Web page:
Cloud Computing is the delivery of software, storage, servers, and other such services through the Internet so that you can access your data anytime, anywhere through the cloud. Read this article to find out more about Cloud Computing.
Cloud computing is sharing resources by the cloud service providers, such as storage, applications, or server, through the Internet to the users. In simple words, accessing, storing, or managing data online using the Internet instead of hard drives is cloud computing.
Everything comes under the domain of cloud computing, from storing data in the cloud like google photos or google drive to streaming videos on OTT channels.
Characteristics of cloud computing are:
- Pay as you use.
- Rapid elasticity.
- High availability.
- Resource pooling.
- On-demand self-service.
- Broad network access.
- Anytime, anywhere access.
- Platform independence.
- Easy to maintain.
Also read: Edge computing vs Cloud computing.
Type of cloud deployment models
The cloud deployment models determine how the cloud is located and who has access to a particular cloud. There are four types of cloud deployment models.
- Public Cloud – Public cloud is the one in which access is made available to the public, i.e. anyone can access it. Examples: Amazon EC2, Google Cloud, etc.
- Private Cloud – A private cloud is a cloud where only some people belonging to a particular organization can access the resources. Examples: Rackspace, VMware private cloud, Ubuntu, etc.
- Hybrid Cloud – Hybrid cloud combines two or more types of cloud deployment. For example, depending on the sensitivity of the data, some data can be stored in the public cloud, whereas some can be stored in a private cloud. The type of cloud deployment model used here depends on the need of the user — examples: Microsoft Office 365 and NetApp.
- Community Cloud – Community cloud is the cloud that is accessible to a specific set of users belonging to, let’s say same community — having the same goals or use case. Examples: cloud for the government sector, Open Cirrus, etc.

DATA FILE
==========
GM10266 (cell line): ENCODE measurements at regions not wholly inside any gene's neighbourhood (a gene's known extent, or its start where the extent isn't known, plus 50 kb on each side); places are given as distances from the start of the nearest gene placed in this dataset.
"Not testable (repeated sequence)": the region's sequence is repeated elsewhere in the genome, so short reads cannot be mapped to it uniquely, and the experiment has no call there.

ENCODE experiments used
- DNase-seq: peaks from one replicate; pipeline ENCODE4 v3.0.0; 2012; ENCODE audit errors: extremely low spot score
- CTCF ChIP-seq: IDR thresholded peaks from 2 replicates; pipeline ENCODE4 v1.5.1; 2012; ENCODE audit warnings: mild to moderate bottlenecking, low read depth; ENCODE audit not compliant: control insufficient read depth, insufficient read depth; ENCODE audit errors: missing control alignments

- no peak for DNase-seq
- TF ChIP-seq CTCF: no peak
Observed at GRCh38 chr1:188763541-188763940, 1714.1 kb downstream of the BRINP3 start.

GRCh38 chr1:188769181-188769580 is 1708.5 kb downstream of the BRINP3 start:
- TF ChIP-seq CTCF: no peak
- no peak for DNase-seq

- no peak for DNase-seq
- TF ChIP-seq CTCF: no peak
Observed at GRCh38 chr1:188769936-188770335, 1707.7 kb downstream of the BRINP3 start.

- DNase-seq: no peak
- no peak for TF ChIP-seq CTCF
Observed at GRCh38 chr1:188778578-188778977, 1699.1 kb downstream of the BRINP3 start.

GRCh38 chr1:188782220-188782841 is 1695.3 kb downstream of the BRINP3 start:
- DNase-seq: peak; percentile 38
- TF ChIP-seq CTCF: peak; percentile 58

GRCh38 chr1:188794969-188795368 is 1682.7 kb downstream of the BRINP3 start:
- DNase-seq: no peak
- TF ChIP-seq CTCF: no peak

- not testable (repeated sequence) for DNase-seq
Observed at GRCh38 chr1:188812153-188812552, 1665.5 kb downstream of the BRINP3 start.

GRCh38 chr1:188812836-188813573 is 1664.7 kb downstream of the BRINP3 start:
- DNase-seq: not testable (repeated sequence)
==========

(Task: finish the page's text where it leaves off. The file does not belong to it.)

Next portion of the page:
Also read: Git vs GitHub vs GitLab vs BitBucket
Types of cloud service models – laaS vs PaaS vs SaaS
The cloud service models determine how and what cloud services are provided by the cloud service providers to the consumer. There are three types of cloud service models.
- Infrastructure as a Service (IaaS)
- Platform as a Service (PaaS)
- Software as a Service (SaaS)
|Software||Managed by Consumer||Managed by Consumer||Managed by CSP|
|Platform||Managed by Consumer||Managed by CSP||Managed by CSP|
|Infrastructure||Managed by CSP||Managed by CSP||Managed by CSP|
IaaS – Infrastructure as a Service
Infrastructure as a Service, as the name suggests, provides infrastructure, i.e. hardware like storage, network, and servers, to the consumer. The cloud service provider takes care of all the hardware, i.e. the infrastructure requirements, whereas the consumer manages the rest. Consumers can have the operating system and software of their choice that they want to use. It is also known as Hardware as a Service.
Examples: Amazon Web Services, Mircosoft Azure.
PaaS – Platform as a Service
The cloud service provider manages the hardware, operating system, and overall platform in the Platform as a service. Consumers can build, test, and run the applications they want on top of the platform already provided by the service provider. The load of the consumer to manage the platform and hardware is relieved here, as the service provider takes care of the hardware and the platform.
Examples: Heroku, Google App Engine.
SaaS – Software as a Service
SaaS, also known as on-demand software, is where the cloud service provider manages everything from hardware to software. Consumers can directly use the applications through the Internet without making any engineering effort.
Examples: Dropbox, Slack, Cisco Webex.